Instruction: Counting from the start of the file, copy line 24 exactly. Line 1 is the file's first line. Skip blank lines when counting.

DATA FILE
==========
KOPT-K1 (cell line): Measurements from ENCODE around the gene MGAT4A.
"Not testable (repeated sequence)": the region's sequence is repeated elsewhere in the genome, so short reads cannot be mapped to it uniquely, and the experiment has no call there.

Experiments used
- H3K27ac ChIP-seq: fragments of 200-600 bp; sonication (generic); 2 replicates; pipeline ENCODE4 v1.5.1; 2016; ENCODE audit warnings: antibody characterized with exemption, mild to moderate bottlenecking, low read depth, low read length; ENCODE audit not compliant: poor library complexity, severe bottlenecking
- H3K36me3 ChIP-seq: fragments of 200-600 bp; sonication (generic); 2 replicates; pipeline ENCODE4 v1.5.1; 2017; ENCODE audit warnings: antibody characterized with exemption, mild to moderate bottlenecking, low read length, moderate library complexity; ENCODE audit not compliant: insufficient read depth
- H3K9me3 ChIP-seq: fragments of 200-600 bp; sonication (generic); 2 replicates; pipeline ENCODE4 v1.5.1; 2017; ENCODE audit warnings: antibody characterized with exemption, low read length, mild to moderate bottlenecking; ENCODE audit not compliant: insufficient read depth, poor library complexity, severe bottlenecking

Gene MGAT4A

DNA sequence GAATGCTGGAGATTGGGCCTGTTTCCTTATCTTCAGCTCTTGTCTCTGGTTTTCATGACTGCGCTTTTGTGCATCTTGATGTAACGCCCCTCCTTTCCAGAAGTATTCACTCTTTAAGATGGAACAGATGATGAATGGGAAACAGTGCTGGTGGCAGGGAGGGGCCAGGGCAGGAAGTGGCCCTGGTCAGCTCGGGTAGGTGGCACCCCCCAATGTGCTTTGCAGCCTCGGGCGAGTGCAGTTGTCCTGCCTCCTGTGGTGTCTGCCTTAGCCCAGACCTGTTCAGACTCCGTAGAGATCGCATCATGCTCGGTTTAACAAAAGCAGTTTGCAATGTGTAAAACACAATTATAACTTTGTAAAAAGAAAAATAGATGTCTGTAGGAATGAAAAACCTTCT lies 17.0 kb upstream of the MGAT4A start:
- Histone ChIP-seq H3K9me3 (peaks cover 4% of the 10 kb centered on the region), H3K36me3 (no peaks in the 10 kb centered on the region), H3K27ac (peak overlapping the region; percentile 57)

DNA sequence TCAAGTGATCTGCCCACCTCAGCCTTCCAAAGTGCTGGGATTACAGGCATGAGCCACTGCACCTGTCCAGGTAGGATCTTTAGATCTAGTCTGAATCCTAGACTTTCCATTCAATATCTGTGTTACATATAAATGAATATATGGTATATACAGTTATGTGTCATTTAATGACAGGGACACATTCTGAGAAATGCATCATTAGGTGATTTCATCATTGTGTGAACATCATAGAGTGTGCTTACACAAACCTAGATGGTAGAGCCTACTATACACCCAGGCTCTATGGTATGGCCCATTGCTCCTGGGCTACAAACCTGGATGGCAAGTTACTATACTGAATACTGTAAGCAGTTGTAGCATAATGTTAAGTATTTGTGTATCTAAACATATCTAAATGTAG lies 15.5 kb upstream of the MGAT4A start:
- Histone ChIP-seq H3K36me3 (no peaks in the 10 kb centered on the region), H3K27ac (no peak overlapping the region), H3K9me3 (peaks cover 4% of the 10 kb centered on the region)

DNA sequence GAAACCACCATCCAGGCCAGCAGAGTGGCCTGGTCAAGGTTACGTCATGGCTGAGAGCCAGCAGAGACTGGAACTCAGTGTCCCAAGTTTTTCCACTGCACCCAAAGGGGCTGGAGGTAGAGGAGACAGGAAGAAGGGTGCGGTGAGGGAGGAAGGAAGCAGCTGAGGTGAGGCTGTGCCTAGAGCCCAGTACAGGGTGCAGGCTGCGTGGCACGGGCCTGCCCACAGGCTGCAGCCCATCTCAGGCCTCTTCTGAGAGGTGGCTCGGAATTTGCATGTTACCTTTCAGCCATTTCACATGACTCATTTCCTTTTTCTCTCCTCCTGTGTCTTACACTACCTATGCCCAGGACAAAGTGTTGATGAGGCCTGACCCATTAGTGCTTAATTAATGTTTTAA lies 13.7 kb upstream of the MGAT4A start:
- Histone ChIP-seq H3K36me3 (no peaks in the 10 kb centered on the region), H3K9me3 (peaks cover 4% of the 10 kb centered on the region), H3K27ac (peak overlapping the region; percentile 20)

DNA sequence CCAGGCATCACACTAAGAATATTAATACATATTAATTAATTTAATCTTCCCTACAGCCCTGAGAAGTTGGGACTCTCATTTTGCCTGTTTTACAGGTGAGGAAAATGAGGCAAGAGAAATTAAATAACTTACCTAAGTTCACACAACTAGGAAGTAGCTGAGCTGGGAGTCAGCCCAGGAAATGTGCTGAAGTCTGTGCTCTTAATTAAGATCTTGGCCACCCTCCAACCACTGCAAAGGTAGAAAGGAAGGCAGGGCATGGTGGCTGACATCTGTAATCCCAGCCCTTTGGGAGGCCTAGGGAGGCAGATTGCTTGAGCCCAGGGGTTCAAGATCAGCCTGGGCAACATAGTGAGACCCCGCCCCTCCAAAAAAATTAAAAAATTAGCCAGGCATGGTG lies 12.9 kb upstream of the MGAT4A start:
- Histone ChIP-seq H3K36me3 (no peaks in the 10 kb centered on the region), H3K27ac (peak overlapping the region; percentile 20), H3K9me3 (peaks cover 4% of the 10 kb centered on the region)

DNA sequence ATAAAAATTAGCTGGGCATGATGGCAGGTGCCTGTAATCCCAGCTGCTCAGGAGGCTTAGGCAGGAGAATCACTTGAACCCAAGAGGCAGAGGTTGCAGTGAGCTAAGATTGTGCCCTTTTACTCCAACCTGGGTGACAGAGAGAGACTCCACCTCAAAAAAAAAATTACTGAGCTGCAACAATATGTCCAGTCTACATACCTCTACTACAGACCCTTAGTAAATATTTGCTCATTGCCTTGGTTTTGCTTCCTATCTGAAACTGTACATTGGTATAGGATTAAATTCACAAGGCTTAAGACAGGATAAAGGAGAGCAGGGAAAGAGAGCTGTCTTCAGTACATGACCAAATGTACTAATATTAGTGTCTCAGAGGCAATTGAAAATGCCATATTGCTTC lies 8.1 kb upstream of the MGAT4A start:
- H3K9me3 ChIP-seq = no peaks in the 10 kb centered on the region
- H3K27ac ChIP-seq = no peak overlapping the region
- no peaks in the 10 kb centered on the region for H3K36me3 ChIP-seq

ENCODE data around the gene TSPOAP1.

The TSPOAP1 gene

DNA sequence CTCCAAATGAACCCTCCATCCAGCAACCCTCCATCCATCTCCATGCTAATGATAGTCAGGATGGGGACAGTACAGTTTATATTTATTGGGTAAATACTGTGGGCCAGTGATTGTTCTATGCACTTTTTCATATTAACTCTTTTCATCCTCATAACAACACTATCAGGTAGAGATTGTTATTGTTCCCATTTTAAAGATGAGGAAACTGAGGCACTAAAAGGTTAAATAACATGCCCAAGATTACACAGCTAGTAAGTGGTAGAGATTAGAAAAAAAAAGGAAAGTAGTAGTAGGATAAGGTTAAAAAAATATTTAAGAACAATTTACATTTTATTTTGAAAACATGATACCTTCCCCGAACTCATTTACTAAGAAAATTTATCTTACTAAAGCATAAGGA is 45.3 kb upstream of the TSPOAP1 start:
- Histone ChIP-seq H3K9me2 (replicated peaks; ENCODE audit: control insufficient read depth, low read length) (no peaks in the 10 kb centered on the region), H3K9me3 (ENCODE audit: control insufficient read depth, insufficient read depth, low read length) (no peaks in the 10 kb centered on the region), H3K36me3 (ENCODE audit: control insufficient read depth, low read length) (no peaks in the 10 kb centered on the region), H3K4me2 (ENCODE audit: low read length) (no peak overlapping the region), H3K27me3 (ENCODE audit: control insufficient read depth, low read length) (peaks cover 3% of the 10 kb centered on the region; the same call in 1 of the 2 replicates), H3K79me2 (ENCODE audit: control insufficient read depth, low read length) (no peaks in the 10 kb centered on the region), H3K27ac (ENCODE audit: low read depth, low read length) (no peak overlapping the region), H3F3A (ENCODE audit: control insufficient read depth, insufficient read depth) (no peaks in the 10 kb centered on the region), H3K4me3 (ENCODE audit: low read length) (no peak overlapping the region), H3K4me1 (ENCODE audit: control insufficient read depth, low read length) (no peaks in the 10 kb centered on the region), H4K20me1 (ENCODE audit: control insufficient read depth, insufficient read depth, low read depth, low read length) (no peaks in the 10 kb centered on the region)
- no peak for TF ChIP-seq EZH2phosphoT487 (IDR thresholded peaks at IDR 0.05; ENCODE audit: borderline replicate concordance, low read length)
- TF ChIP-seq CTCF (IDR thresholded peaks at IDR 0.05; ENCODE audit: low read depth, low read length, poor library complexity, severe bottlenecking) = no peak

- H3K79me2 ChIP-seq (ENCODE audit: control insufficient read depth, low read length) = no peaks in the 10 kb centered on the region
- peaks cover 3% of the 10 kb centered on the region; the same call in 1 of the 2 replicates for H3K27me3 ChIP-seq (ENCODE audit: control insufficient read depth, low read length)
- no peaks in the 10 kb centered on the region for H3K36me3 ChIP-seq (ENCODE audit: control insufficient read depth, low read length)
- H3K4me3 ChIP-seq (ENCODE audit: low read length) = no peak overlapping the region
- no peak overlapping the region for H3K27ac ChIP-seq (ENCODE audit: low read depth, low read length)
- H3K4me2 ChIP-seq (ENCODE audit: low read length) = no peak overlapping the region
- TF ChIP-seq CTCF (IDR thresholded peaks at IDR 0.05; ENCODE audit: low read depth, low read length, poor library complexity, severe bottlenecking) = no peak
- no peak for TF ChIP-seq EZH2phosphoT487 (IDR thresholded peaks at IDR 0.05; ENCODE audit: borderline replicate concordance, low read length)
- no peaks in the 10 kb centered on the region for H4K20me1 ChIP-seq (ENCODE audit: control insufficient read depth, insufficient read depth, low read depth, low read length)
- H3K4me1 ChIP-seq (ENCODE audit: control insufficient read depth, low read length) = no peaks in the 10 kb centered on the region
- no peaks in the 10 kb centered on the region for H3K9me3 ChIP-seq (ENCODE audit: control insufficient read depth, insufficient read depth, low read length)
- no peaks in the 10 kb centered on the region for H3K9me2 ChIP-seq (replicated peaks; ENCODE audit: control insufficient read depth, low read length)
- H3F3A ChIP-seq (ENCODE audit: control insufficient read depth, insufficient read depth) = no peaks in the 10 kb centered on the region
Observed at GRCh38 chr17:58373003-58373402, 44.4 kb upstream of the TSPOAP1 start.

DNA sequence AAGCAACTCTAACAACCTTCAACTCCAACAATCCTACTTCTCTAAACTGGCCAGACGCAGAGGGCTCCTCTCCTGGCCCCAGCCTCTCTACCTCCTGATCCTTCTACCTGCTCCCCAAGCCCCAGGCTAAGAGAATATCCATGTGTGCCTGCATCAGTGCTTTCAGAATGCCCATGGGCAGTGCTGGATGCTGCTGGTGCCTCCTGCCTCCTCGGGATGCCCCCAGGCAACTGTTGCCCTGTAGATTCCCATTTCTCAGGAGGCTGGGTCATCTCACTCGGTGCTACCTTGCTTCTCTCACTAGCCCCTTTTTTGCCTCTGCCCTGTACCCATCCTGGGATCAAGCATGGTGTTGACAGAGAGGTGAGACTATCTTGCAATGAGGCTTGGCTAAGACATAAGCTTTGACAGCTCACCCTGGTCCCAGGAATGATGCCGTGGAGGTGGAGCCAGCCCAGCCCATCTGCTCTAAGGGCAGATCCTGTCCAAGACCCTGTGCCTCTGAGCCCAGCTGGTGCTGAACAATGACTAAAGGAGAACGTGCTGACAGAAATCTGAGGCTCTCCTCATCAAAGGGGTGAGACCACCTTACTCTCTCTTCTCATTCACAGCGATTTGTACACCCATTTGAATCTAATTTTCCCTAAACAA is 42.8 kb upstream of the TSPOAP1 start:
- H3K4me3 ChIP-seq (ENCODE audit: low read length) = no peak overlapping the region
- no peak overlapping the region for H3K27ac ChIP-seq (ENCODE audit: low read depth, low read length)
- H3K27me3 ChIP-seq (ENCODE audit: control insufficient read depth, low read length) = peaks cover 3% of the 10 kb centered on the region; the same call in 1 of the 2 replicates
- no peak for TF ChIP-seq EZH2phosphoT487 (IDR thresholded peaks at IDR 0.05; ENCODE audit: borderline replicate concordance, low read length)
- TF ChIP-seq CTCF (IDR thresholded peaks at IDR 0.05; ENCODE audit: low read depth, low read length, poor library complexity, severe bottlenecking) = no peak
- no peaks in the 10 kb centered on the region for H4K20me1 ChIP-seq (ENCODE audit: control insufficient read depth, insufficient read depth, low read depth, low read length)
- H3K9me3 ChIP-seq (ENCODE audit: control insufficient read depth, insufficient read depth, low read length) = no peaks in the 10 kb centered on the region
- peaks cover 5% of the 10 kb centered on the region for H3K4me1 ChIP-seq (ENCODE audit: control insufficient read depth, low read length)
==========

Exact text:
- no peak for TF ChIP-seq EZH2phosphoT487 (IDR thresholded peaks at IDR 0.05; ENCODE audit: borderline replicate concordance, low read length)